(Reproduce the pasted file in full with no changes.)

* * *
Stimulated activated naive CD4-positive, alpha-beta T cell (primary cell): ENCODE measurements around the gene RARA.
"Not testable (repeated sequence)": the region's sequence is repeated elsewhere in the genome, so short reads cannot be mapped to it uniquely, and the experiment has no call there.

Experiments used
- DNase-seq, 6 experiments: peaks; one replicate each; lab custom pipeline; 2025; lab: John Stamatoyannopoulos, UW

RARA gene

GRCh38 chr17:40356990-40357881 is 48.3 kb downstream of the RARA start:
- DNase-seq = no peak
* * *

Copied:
Stimulated activated naive CD4-positive, alpha-beta T cell (primary cell): ENCODE measurements around the gene RARA.
"Not testable (repeated sequence)": the region's sequence is repeated elsewhere in the genome, so short reads cannot be mapped to it uniquely, and the experiment has no call there.

Experiments used
- DNase-seq, 6 experiments: peaks; one replicate each; lab custom pipeline; 2025; lab: John Stamatoyannopoulos, UW

RARA gene

GRCh38 chr17:40356990-40357881 is 48.3 kb downstream of the RARA start:
- DNase-seq = no peak